Background Augmentation index (AIx) and aortic pulse wave velocity (aPWV), the two most common measures of arterial stiffness, are predictors of future cardiovascular disease (CVD) and are increased in patients with inflammatory joint diseases (IJD). Increasing arterial stiffness is associated with hypertension and the presence of carotid artery plaques (CP), which have high prevalences in IJD patients. In addition to lipid lowering, statins have clinically important pleiotropic effects, including a beneficial effect on arterial stiffness, which has previously been reported in small IJD patient cohorts with short follow-up time. In other high CVD risk patients, a pleiotropic antihypertensive effect by statins has also been reported, however this has not yet been ascertained for patients with IJD. Furthermore, the relationship between decreasing arterial stiffness and blood pressure (BP) levels has not been elucidated.
Objectives The aim of the present study was to evaluate the effect of long-term rosuvastatin treatment on arterial stiffness and BP in patients with IJD and CP. A further aim was to evaluate associations between the changes and baseline levels of AIx, aPWV, systolic (sBP) and diastolic BP (dBP).
Methods Eighty-nine statin-naïve IJD patients (rheumatoid arthritis: 55, ankylosing spondylitis: 23, psoriatic arthritis: 11) with ultrasound verified CP received rosuvastatin therapy over 18 months. AIx, aPWV and BP levels were measured at baseline and at the end of the study. Paired-samples t-tests were used to assess the change from baseline to study end in AIx (ΔAIx), aPWV (ΔaPWV), systolic BP (ΔsBP) and diastolic BP (ΔdBP). Linear regression models, adjusted for age, gender and antihypertensive medication, were applied to evaluate for associations between baseline levels and ΔAIx, ΔaPWV, ΔsBP, ΔdBP. Patients for whom antihypertensive medication was initiated or changed during the study period were excluded from analyses with sBP and dBP.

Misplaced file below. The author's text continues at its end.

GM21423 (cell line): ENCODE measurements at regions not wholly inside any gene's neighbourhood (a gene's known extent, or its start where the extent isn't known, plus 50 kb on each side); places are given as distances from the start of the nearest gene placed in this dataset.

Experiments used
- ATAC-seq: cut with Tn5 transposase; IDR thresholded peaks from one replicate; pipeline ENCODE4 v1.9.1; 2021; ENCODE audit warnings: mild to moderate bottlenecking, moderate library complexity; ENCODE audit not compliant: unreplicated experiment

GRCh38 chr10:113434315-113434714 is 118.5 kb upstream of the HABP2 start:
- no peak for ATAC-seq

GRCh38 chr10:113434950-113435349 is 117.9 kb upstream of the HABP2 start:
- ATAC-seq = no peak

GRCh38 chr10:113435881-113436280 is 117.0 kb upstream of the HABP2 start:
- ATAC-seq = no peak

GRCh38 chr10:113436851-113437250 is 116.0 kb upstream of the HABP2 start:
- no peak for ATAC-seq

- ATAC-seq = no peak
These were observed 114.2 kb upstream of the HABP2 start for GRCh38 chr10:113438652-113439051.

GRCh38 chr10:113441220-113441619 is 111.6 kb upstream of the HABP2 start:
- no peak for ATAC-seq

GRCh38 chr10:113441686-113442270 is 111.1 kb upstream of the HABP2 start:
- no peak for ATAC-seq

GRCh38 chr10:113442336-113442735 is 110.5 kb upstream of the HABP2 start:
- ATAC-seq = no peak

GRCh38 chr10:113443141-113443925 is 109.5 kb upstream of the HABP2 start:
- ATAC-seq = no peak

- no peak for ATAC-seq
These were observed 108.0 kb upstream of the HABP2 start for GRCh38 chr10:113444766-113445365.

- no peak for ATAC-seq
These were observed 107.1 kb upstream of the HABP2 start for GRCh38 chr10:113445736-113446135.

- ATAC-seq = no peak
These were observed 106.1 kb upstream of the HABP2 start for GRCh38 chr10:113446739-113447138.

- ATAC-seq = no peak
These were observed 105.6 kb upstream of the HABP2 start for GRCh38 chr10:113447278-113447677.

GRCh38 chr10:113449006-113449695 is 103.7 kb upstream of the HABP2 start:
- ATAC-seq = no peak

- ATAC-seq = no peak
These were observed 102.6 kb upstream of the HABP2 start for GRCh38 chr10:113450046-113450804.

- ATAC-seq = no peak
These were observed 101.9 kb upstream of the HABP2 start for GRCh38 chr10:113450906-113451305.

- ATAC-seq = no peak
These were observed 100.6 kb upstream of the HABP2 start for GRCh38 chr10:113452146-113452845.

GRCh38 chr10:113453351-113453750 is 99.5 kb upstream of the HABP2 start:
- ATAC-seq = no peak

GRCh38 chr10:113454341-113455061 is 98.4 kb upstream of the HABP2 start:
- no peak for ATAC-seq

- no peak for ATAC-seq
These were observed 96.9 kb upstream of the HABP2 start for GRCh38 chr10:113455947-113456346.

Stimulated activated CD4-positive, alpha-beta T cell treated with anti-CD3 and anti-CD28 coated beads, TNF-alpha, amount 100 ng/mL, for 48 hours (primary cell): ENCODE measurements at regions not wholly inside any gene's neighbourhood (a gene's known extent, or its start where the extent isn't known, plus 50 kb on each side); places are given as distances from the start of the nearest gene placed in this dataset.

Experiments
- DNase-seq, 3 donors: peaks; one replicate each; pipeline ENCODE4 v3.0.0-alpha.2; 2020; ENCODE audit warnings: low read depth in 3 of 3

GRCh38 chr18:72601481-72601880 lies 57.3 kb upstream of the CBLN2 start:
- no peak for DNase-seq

Results AIx, aPWV, sBP and dBP were significantly improved from baseline to study end. The mean reductions (95%CI) were: AIx: 0.3 (0.03, 0.6) % (p=0.03), aPWV: 1.7 (0.2, 3.2) m/s2 (p=0.03), sBP: 5.3 (1.6, 8.9) mmHg (p=0.004) and dBP 2.9 (0.9, 5.0) mmHg (p=0.01) (Figure). Linear regression models revealed that the effect of rosuvastatin in terms of reducing arterial stiffness and BP levels was more pronounced in patients with higher baseline arterial stiffness and BP levels, respectively (p<0.001 for all). Also, linear regression models revealed that ΔaPWV, ΔsBP and ΔdBP were linearly associated (p<0.001 for all), in that a more substantial reduction in aPWV was associated with a larger BP lowering effect.
Conclusions Rosuvastatin therapy for 18 months induced reduction of arterial stiffness and a clinically meaningful BP reduction in IJD patients with atherosclerosis. The effect of statins on arterial stiffness and BP was most pronounced in patients with higher arterial stiffness and BP levels at baseline. In addition, we have shown for the first time that the improvement of aPWV and reduction in BP values were linearly associated, thus providing novel insight into the mechanisms responsible for the pleiotropic effects by statins.
Disclosure of Interest None declared